Discipline: Social, Behavioral, and Economic Sciences
Subcategory: Social Sciences/Psychology/Economics
Villisha Gregoire - University of the Virgin Islands
Co-Author(s): Karl Alcover and Hui Cheng, Michigan State University, Michigan, MI
Background: In the world and in the United States, alcohol is one of the most commonly used legal drugs and cannabis is the most commonly used internationally regulated drug (NIAAA, 2016; NIDA, 2015). Recently, in the United States (US), epidemiological estimates for prevalence of use of most internationally regulated drugs have stabilized, but this has not been the case for prevalence of cannabis use, which is increasing somewhat (NIDA, 2015). Both alcohol and cannabis are psychoactive drugs. As such when they are taken prematurely primarily during early teens (12-17 year olds), there are concerns about toxic effects on the developing central nervous system and associated impairments in cognitive functions. At present, early teen cannabis use raises the possibility that cannabis use now starts first, and then triggers onset of drinking alcoholic beverages. In this study we aim to determine whether cannabis onset changes alcohol use using the epidemiologic case-crossover design in which cases serve as their own controls. Methods: Estimates are from newly incident alcohol and cannabis users (combined n= 51,122), whose month and year of first use are known from the US National Surveys on Drug Use and Health (NSDUH), 2002-2014. NSDUH annually assesses non-institutionalized US residents aged 12 years and older. For the case-crossover analysis, we used the month prior to the month of alcohol onset as the ‘hazard’ interval, while two months prior to the month of alcohol onset served as the ‘control’ interval. The association is measured by the epidemiologic ‘case-crossover’ (CCO) method, obtained using the McNemar’s test of matched data. Results: Relative risk (RR) estimates were statistically robust for individuals 12 years and older as well as for both 12-17 year olds and 18-21 year olds. RR 95% CI for each age group does not entrap the null value (RR=1.0). Conclusions: We found evidence that cannabis onset now may be a trigger for onset of drinking alcohol. Future research on the short horizon short-term horizon is to stratify by Sex (in addition to these age stratifications) while on a long-term horizon would entail prospective and longitudinal studies, with bio-samples to confirm self-report of use, as well as randomized controlled trials to estimate the degree to which prevention or delay of cannabis onsets is followed by reduced risk of underage drinking.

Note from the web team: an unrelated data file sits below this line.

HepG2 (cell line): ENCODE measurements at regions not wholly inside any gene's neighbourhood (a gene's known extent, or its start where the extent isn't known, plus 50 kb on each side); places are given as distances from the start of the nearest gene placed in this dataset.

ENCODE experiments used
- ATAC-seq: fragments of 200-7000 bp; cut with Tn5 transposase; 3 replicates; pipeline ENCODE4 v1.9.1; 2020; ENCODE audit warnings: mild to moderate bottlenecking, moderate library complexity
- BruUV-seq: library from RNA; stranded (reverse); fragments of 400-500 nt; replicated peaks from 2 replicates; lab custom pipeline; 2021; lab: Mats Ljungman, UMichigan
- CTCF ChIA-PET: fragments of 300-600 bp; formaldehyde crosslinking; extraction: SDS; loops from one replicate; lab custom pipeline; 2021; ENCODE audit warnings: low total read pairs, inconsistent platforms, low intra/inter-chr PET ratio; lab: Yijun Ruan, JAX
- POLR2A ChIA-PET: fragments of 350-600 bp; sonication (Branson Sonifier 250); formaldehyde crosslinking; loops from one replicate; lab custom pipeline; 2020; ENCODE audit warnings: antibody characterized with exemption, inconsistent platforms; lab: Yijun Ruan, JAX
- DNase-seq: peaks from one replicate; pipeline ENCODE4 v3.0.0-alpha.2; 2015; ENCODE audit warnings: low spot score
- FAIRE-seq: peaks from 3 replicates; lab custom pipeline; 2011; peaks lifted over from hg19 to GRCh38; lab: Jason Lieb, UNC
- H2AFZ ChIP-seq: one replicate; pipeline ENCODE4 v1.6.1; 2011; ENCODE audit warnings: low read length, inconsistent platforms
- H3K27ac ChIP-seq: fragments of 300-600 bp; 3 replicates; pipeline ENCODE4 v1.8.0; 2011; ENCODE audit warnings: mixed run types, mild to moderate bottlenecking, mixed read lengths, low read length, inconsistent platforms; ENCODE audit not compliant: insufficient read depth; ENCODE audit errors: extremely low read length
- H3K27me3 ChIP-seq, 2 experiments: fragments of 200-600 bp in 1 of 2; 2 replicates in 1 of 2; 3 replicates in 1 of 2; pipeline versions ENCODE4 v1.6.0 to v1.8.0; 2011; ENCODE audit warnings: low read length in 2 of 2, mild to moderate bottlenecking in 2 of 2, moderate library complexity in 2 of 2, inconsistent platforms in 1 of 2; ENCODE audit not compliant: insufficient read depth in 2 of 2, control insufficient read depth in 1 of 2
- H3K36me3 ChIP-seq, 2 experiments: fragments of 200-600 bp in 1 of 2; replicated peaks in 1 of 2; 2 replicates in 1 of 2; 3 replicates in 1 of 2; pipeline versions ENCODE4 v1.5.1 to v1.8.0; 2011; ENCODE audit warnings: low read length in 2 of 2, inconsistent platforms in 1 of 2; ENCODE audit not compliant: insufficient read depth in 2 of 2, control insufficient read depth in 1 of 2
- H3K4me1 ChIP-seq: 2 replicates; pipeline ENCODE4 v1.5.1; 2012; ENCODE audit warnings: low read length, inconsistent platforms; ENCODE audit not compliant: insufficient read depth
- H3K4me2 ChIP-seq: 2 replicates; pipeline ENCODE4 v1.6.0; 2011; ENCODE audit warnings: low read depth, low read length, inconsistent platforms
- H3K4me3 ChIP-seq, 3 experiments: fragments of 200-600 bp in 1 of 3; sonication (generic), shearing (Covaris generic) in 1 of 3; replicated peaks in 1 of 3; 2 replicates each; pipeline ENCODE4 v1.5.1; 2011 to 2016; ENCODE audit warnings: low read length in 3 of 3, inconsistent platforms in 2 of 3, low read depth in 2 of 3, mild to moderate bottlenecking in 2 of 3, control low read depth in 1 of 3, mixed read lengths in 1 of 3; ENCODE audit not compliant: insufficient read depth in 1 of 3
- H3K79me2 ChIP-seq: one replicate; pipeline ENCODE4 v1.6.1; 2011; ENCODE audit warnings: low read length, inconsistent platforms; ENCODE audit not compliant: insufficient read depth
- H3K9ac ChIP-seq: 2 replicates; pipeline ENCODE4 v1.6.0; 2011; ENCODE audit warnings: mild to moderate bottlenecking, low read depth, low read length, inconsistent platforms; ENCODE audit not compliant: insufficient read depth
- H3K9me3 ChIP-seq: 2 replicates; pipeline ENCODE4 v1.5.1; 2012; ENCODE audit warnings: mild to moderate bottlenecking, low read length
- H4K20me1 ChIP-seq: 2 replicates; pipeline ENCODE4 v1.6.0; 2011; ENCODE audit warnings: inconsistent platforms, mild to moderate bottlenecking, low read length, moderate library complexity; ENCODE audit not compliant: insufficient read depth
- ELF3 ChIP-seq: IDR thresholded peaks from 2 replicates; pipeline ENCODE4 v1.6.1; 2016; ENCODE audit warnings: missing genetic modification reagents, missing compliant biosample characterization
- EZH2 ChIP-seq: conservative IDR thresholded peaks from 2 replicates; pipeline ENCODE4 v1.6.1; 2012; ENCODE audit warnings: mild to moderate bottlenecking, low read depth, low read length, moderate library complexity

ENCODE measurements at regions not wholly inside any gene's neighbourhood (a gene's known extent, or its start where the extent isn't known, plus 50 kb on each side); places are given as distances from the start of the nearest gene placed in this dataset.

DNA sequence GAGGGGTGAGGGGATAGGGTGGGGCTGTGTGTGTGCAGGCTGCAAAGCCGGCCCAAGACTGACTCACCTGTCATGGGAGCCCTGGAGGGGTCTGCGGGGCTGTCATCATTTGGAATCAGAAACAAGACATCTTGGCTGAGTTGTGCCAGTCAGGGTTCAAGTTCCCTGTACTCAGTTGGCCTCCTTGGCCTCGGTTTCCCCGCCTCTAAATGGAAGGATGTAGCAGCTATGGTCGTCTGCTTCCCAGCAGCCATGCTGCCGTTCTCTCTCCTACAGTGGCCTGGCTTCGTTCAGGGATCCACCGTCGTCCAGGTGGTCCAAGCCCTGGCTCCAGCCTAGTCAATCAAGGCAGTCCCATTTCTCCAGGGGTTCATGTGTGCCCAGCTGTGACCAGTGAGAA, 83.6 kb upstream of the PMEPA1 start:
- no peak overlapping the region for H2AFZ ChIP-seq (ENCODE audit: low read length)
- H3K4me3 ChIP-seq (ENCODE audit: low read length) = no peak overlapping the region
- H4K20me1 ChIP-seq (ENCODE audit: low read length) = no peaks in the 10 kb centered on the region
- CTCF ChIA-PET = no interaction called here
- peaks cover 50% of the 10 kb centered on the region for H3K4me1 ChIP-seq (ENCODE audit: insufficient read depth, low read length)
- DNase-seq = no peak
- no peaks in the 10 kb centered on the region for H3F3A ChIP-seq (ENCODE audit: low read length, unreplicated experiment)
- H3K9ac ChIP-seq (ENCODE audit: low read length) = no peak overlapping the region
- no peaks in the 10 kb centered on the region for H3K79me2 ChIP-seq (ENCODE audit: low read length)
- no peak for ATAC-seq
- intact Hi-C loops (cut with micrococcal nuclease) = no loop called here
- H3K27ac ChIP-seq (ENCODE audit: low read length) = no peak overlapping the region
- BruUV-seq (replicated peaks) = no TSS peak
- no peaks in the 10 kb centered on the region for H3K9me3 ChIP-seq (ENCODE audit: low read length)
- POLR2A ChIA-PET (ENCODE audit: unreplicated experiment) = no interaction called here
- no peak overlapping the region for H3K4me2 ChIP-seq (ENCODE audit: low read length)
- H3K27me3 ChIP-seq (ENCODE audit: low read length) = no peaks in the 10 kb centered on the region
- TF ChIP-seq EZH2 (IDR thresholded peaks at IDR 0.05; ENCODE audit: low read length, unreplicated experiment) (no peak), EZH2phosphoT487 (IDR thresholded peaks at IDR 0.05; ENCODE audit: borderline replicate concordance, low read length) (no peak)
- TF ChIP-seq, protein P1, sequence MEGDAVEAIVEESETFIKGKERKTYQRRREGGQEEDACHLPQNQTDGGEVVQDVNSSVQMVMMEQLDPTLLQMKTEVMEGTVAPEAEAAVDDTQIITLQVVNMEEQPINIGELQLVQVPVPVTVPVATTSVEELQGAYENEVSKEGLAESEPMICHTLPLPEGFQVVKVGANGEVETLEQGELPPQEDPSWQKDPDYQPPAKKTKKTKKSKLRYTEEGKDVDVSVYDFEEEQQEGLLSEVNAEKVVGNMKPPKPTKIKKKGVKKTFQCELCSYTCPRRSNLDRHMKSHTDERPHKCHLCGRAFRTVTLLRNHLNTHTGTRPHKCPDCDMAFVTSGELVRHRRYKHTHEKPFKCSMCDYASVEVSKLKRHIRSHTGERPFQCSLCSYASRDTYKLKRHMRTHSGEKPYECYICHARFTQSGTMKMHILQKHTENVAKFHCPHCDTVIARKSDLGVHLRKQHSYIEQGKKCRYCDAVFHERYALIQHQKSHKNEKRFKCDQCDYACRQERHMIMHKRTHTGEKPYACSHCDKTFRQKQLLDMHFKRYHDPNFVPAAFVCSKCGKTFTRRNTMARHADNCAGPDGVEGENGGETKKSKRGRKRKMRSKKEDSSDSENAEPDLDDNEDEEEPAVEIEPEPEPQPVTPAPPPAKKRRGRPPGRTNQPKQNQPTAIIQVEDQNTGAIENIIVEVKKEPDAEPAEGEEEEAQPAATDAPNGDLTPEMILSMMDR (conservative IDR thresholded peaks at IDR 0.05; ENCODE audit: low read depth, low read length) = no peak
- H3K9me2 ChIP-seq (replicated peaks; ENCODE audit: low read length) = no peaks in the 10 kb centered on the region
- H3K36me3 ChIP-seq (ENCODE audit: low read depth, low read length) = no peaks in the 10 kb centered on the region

Funder Acknowledgement(s): This research was funded by the NIH and Michigan State University SROP program. I am grateful for their funding, Dr. Anthony my mentor, Karl and Hui who worked alongside with me in the lab and Madhur who assisted with analysis.
Faculty Advisor: Hui Cheng, firstname.lastname@example.org
Role: I introduced a research question to my mentor, who then helped me to rethink and plan a proper epidemiological approach to address the question. I conducted the study under the supervision of my mentor and a graduate student. First, I had to learn data management using a statistical software (Stata) to manage 13 years of cross-sectional data from the National Survey on Drug Use and Health (NSDUH. 2002-2014), which conducts nationally representative survey annually. At the same time, I was learning the research design that my mentor introduced to conduct the statistical analysis. I presented my progress on the project during our weekly meeting, where I would receive suggestions and comments from my mentor among others. I completed the research by creating and presenting a poster.